Madison-Marine-Homecrest Civic Association – our rabble-rousing neighbors to the north – finally won an appointment to Community Board 15, with the group’s executive vice president, Joe Dorinson, to sit during the upcoming term.
Community Board members are appointed by Borough President Marty Markowitz on the recommendation of the area’s City Councilmembers. Councilman Lew Fidler recommended Dorinson, a Long Island University history professor.
“He’s been a community guy for as long as I’ve been around the neighborhood,” said Fidler. “He’s a smart guy that understands government … I was happy to have the chance to recommend him.”
Members of MMH Civic, though, are saying the appointment is a victory after a long, hard-fought battle to get members of the group appointed to the board. MMH is known for taking adversarial roles on development issues in the neighborhood, battling out-of-character home enlargements, zoning variances and condominiums.
The group has been trying to get members appointed to the board for six years, while Dorinson himself made his first effort in the 1980s.
“They send us rejection letters saying there are no vacancies,” said MMH Civic President Ed Jaworski. “Then we’ll sit down at the meetings and see faces we’ve never seen before.”
According to the group, Community Board appointments are a politicized process, where only “insiders” of the local political establishments – campaign contributors, party operatives, and business associates – end up receiving the coveted recommendation. Though Community Boardmembers are unpaid and wield little direct power, their influence over land-use issues makes them important stops for developers and real estate professionals. They’ve also launched the political careers of numerous politicians.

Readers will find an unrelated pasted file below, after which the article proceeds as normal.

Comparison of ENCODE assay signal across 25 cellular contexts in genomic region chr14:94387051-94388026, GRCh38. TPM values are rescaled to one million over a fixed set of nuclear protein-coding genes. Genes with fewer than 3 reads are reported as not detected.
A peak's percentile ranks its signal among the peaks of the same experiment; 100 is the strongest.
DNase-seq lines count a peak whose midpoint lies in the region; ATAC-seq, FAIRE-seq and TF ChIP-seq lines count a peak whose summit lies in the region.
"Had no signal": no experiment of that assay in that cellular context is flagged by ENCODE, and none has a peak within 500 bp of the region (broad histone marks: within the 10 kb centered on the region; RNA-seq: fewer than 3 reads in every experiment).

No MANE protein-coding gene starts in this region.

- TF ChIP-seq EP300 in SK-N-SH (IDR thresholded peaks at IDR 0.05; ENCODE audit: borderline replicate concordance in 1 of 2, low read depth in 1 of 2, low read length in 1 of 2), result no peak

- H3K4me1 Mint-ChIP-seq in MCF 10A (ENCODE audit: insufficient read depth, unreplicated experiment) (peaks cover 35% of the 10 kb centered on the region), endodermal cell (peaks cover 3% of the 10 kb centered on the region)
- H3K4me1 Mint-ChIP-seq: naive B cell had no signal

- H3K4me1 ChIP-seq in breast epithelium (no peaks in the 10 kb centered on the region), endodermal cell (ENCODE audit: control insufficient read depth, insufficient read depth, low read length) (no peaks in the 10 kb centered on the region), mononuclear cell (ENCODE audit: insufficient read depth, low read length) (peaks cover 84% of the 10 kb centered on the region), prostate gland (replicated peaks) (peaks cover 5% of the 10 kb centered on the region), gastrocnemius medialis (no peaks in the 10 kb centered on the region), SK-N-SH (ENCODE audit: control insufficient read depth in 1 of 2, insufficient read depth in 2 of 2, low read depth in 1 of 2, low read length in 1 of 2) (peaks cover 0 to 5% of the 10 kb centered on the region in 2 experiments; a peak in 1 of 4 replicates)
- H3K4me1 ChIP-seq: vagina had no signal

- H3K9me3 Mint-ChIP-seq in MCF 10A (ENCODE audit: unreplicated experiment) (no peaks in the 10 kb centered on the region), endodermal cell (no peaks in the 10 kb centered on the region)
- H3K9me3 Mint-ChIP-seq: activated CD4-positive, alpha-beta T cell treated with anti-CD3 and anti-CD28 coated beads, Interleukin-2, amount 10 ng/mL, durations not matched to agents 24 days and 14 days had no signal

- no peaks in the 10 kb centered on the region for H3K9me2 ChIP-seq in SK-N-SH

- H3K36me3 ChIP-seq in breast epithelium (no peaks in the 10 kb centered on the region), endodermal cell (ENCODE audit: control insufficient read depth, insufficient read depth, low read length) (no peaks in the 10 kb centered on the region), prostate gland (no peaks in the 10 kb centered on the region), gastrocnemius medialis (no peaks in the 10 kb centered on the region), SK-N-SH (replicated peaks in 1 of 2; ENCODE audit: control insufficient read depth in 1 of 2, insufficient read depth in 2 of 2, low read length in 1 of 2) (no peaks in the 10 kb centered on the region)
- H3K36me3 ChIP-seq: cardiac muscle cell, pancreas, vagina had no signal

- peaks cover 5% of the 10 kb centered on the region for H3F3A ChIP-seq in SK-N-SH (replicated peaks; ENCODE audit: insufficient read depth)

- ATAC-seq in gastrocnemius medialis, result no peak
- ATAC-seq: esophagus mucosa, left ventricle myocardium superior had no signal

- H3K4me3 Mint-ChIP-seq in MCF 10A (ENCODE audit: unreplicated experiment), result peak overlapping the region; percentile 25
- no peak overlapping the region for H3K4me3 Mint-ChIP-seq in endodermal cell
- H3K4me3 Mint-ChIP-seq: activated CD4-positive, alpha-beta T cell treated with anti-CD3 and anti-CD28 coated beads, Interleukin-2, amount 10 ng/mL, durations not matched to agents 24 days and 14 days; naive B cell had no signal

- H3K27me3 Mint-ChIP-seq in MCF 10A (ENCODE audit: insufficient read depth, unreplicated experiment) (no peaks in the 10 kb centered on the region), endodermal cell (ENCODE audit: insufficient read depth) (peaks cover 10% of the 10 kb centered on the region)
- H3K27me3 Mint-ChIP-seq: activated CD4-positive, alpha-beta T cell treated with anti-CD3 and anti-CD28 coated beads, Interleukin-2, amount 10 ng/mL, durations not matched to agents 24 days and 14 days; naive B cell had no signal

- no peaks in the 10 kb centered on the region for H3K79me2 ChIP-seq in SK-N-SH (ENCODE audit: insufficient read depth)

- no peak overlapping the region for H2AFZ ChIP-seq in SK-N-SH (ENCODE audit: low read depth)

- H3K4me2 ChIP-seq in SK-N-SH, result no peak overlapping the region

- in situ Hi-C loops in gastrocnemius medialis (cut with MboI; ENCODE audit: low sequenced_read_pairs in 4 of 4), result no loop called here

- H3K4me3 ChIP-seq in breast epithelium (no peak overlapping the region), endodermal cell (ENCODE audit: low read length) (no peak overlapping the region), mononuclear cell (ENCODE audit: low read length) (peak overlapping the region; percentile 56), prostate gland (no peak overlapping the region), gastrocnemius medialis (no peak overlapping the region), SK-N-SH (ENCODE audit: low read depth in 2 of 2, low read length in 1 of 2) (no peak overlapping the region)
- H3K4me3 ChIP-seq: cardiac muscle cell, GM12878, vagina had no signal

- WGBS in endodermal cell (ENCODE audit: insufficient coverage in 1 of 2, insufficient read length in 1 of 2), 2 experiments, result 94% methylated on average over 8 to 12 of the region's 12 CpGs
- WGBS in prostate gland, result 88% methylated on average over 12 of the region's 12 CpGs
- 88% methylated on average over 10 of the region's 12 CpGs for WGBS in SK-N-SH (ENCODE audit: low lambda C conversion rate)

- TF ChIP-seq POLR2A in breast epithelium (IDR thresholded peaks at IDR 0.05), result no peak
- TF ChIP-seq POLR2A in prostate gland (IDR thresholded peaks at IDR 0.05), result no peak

Though Dorinson owes his membership to Fidler, he doesn’t see himself as a political insider. He said he hopes to help the neighborhood battle the shrinking housing stock for middle class families and senior citizens, which he said are being replaced by luxury units. He’s also concerned about out-of-character developments.
MMH is looking forward to seeing how those opinions go over with the board and the political establishment.
“We’re absolutely delighted,” said Jaworski. “It’s about time and it’ll be interesting to see if his voice gets silenced. And it’ll be interesting to see, if he takes any opposing views, if it will” spur a purge, as has happened at other community boards that opposed large development projects in the area.
But beyond development issues, Dorinson said he hopes to champion the role of community boards and other local planning committees in city government. He describes himself as “disturbed” by certain trends in city government towards centralization – particularly under Guiliani and Bloomberg. Democracy, he said, is best addressed at the grassroots level and Community boards “function as a check and balance to the autocratic tendencies of our leaders.”